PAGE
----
The elephant did not like us closing in on him to get a better picture and started to charge. Luckily he stopped after we put the car in reverse and backed up.
Despite the angry elephant I consider a photo safari in Africa one of the most awe inspiring activities. The following list summarizes the experiences I gathered on my trips to Africa to help you take better pictures on your own safari.
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Understand how wild animals react
For your own safety you need to inform yourself before the safari how the animals react on your presence. The best option is to ask a ranger in the park. A short and incomplete list of the most important advices:
- Never leave your car
Well, I did anyway to shoot the zebra :-)
- Do not tease a buffalo, it will pull a charge through. Lucky me, elephants only seldom do.
Unless you are in a private park, nobody can guarantee the sighting of a specific animal. I clearly remember getting up at five in the morning just to see not a single animal on the morning drive. Then, on other ocassions they seem to be waiting just around every corner.
Always remember, these are wild animals and you need to be lucky to get a good shot. Lions usually do not kill their prey right next to the dirt road you are driving on.
All resorts in the african national parks offer game drives throughout the day. And it all sounds so simple: Your guide knows the best places to find animals, he will get you there and provide insights on the wildlife or local history. You can fully concentrate on the surroundings and take your pictures.
Well, unless you can afford a private driver you will give up flexibility which is essential for taking good pictures. Just a few examples.
- The other people will spoil at least some of your pictures. Not intentionally, but I bet they will block your view in the moment you want to take the perfect picture.
- Moving the car just a few meters might give you a better angle. Do you really want to ask the driver every single time the car stops?
Use a long lense
A good camera does not guarantee good pictures they say. A short lens on the other hand will ensure boring pictures from your safari. Personally I use a Canon EF 100-400mm f/4.5-5.6L IS USM and would not go below 300 mm on a full format sensor.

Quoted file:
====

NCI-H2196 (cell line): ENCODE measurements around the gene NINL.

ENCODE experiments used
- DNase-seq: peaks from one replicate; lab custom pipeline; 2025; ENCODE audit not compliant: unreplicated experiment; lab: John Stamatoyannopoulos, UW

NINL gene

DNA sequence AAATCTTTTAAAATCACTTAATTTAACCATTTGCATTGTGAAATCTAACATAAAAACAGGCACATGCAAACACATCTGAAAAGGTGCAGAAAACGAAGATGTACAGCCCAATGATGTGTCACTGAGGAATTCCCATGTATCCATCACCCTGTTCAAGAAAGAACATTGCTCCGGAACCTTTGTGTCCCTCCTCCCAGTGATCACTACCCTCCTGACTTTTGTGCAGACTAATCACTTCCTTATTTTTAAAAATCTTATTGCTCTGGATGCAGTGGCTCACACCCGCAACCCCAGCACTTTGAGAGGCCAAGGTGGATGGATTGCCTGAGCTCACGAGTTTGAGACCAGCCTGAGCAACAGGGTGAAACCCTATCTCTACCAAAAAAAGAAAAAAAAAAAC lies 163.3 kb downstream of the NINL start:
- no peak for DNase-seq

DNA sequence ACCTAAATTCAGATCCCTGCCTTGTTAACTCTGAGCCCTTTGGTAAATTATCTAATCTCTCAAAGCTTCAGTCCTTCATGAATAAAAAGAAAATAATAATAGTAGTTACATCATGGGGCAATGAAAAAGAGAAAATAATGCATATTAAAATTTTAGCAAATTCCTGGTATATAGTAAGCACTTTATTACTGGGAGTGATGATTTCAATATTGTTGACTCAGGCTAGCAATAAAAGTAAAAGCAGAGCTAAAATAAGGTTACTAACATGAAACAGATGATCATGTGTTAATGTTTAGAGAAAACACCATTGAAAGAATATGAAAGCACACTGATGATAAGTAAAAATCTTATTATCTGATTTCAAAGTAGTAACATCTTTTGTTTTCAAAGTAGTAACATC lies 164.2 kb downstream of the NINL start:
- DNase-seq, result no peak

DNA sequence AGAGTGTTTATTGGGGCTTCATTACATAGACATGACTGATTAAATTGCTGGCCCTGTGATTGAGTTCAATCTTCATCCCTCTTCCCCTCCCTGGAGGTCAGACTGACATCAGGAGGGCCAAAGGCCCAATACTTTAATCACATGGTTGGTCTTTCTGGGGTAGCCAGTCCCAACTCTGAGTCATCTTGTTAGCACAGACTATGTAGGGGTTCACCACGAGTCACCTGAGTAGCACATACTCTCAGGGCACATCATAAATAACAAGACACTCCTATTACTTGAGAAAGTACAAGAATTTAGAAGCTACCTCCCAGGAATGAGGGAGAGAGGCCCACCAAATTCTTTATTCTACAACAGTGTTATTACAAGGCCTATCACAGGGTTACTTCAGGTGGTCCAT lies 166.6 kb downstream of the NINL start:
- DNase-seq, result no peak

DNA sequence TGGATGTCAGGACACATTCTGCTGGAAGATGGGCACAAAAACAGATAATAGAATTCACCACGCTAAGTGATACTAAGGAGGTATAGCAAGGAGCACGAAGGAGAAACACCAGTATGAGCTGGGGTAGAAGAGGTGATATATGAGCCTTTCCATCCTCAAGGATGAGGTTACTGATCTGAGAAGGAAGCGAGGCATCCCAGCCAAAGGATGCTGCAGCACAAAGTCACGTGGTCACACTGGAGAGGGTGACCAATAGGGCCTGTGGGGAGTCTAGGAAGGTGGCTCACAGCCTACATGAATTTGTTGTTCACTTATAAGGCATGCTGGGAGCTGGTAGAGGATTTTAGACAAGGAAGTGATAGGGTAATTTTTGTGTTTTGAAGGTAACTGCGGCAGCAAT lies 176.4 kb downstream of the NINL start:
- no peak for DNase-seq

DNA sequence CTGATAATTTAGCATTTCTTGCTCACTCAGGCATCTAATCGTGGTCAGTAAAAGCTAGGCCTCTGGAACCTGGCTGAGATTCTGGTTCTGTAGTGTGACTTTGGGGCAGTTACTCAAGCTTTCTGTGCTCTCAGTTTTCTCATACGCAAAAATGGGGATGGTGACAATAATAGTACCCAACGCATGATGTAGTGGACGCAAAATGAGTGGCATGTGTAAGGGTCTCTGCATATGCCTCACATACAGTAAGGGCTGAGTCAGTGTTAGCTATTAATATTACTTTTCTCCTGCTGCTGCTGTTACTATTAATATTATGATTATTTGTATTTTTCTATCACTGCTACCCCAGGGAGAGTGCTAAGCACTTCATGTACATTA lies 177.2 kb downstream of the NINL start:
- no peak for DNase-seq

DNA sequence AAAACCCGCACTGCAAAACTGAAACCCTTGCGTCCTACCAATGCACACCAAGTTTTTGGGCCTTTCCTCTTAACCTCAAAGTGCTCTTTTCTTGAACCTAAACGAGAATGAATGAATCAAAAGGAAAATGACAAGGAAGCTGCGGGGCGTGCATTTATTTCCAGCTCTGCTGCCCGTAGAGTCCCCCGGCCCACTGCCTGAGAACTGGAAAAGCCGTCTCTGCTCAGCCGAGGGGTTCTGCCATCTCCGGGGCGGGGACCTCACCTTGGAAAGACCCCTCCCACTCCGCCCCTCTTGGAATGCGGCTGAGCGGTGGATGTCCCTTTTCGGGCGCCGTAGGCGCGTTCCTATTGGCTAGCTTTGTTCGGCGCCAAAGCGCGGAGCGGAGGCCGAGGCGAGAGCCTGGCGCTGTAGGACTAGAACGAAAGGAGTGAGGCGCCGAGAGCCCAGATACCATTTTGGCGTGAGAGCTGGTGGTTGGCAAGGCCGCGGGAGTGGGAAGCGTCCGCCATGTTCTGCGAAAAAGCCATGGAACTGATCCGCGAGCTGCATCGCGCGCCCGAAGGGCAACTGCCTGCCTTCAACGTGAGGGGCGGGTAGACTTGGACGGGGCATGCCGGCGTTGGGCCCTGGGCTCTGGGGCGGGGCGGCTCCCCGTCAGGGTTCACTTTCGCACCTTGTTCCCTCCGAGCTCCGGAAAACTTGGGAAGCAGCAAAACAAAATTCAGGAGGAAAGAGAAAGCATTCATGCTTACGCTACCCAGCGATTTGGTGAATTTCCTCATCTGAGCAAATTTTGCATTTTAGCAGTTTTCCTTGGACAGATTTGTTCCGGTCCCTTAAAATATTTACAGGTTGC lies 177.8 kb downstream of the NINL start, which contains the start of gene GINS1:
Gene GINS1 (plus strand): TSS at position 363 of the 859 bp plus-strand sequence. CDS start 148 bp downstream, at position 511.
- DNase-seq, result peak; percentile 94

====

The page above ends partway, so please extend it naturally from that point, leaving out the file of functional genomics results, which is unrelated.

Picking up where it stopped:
Turn off your engine
Always turn off your engine when taking pictures. Besides eliminating vibrations this also allows you to better listen to the sound of nature. You will be surprised how much there is going on.
Depending on your personal preferences you might consider to buy a car window tripod mount.
Choose dry season
The best time to go on safari is the dry season. Due to scarcity of water, the annimals gather at the water holes and are easier to find. Check the climate table of your destination to identify the best time in year. Time of year and duration of the dry season differs significantly across Africa.
Consider private parks
The national parks in Africa cover several ten thousand square kilometeres. They offer a great experience but also plenty of opportunities for the animals to hide. Here, a private park gives you an almost 100% chance to see a specific species.
The downside: Private parks are a commercial venture and intend to earn money. So please do some research before choosing your private park. Not all of them treate their animals well.
Personally I think the Düstenbrook guest farm
in Namibia offers a good compromise. Two Leopards and two Cheetas are kept in very large enclousers. The income Düstenbrook generates with feeding them during game drives, compensates for the loss of cattle caused by Leopards and Cheetas living freely on the farm land.
In addition you can explore the farm land on foot or by car, visit the Hippos living at the dam or just enjoy the scenery.